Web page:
What are Operation Unicorn, Operation London Bridge and Operation Spring Tide? The secret plan outlining what would happen if the Queen dies in Scotland - and what happens next

The Queen has always enjoyed a special relationship with Scotland, enjoying summers on her Balmoral Estate on Royal Deeside in Aberdeenshire and regular visits to the Palace of Holyroodhouse, her official Scottish residence, in Edinburgh.

This has meant those tasked with planning for what will happen in the days following the monarch’s death have drawn up details for the eventuality that it happens in Scotland.

It would set in motion a series of events, leading to her funeral and the crowning of a new king.

Here’s what we know about what would happen.

What is Operation Unicorn?

Hide Ad
Hide Ad

Operation Unicorn is the secret plan laying out what would happen if the Queen dies in Scotland.

It states that on hearing the news, parliamentary business would immediately be suspended to allow authorities to prepare for the Queen’s state funeral.

Read More
Queen Elizabeth II under medical supervision at Balmoral - Buckingham Palace con...
Queen Elizabeth II spends the majority of her summers staying at Balmoral.Queen Elizabeth II spends the majority of her summers staying at Balmoral.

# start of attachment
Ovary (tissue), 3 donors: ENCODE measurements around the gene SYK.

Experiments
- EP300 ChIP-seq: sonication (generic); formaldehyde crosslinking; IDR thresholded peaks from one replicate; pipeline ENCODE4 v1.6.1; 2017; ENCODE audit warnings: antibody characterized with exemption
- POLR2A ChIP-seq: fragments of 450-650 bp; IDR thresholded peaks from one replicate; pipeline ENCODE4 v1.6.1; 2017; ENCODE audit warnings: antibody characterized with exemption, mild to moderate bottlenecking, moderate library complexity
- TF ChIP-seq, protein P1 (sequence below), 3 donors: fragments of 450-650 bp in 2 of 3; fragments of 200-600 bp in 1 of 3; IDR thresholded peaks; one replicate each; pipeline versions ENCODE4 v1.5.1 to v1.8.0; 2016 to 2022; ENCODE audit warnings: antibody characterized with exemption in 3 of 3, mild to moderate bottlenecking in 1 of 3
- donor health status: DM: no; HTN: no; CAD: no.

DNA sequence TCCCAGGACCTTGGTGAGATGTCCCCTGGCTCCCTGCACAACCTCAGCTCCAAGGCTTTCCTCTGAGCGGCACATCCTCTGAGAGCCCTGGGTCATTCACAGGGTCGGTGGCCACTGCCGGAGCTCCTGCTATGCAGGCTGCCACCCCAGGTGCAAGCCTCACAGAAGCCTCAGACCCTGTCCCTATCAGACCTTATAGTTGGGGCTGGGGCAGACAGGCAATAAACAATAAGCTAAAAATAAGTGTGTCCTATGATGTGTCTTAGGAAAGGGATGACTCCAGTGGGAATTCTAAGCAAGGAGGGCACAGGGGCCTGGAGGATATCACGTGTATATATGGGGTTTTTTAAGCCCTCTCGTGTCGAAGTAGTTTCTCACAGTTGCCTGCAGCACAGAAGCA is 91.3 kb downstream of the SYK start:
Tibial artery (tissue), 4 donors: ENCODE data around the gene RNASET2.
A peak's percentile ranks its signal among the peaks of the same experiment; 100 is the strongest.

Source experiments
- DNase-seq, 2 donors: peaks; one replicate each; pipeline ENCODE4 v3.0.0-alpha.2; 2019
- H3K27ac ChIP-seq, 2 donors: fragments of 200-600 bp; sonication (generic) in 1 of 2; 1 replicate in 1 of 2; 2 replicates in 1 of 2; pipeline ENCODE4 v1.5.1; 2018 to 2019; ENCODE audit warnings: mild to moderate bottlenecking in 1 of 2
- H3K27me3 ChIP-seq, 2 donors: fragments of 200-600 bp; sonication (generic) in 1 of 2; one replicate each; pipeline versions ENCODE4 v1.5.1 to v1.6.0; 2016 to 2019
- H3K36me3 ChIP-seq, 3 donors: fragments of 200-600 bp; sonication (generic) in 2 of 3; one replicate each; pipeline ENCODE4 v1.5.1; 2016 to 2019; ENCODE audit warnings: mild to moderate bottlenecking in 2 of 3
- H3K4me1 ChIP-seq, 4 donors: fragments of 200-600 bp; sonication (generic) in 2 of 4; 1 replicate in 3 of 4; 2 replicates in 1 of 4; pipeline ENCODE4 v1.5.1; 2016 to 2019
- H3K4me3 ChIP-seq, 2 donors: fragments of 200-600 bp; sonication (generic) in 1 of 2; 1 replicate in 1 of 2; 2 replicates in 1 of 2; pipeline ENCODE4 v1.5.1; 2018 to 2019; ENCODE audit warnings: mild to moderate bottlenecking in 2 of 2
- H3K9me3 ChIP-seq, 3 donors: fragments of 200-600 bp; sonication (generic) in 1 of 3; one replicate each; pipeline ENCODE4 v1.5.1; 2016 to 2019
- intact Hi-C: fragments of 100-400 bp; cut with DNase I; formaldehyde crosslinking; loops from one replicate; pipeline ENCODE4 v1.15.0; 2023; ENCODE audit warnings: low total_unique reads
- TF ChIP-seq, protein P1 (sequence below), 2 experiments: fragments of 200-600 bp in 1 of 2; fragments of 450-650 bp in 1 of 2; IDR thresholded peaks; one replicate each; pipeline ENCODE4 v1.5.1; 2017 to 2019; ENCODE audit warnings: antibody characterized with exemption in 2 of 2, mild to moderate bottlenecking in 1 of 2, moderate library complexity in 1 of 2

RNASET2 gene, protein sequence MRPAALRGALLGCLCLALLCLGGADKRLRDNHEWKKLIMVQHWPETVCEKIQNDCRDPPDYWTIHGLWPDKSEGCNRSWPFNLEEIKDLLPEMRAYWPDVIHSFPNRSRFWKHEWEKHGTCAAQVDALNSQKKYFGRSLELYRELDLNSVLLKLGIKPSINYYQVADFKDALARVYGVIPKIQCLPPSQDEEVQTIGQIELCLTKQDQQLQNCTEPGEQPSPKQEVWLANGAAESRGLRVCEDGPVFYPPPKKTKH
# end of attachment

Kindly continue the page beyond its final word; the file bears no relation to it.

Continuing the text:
Queen Elizabeth II spends the majority of her summers staying at Balmoral.

It is expected hundreds of thousands of people would make their way to Scotland to pay their respects. People would be encouraged to gather around the Scottish Parliament, the Palace of Holyrood House and St Giles’ Cathedral – all on Edinburgh’s Royal Mile.

The Monarch will be conveyed from Aberdeen to Edinburgh on a special train, with members of the Armed Forces and the emergency services lining every platform on the way.

As the train will be travelling well below normal speed, security will be ultra-tight with air, land and sea covered by the military. Temporary fire and police stations will be set up at the Palace of Holyroodhouse with a strong armed police presence, backed by the military.

After arrival in Edinburgh, the Queen’s body would initially rest in state at the Palace of Holyroodhouse, before her coffin is carried to St Giles’ Cathedral.

At the cathedral, Scotland’s senior civic leaders, dignitaries and members of the public will have the opportunity to pay their respects and sign a book of condolence.

The Queen’s coffin would then be placed on a Royal Train at Waverley Station before travelling down the East Coast Mainline to London. Operation Unicorn ends when her Majesty leaves Scotland for the last time, again with an honour guard formed on every platform from Edinburgh southward.

Hide Ad
Hide Ad

There are two meetings each year to discuss and update the plans, with changes being made in line with the latest health updates from Buckingham Palace.

How do we know about Operation Unicorn?

The minutes from a meeting of the Scottish Government’s Leadership Group (LG) were accidentally leaked in June 2019 on a forum for Holyrood staff.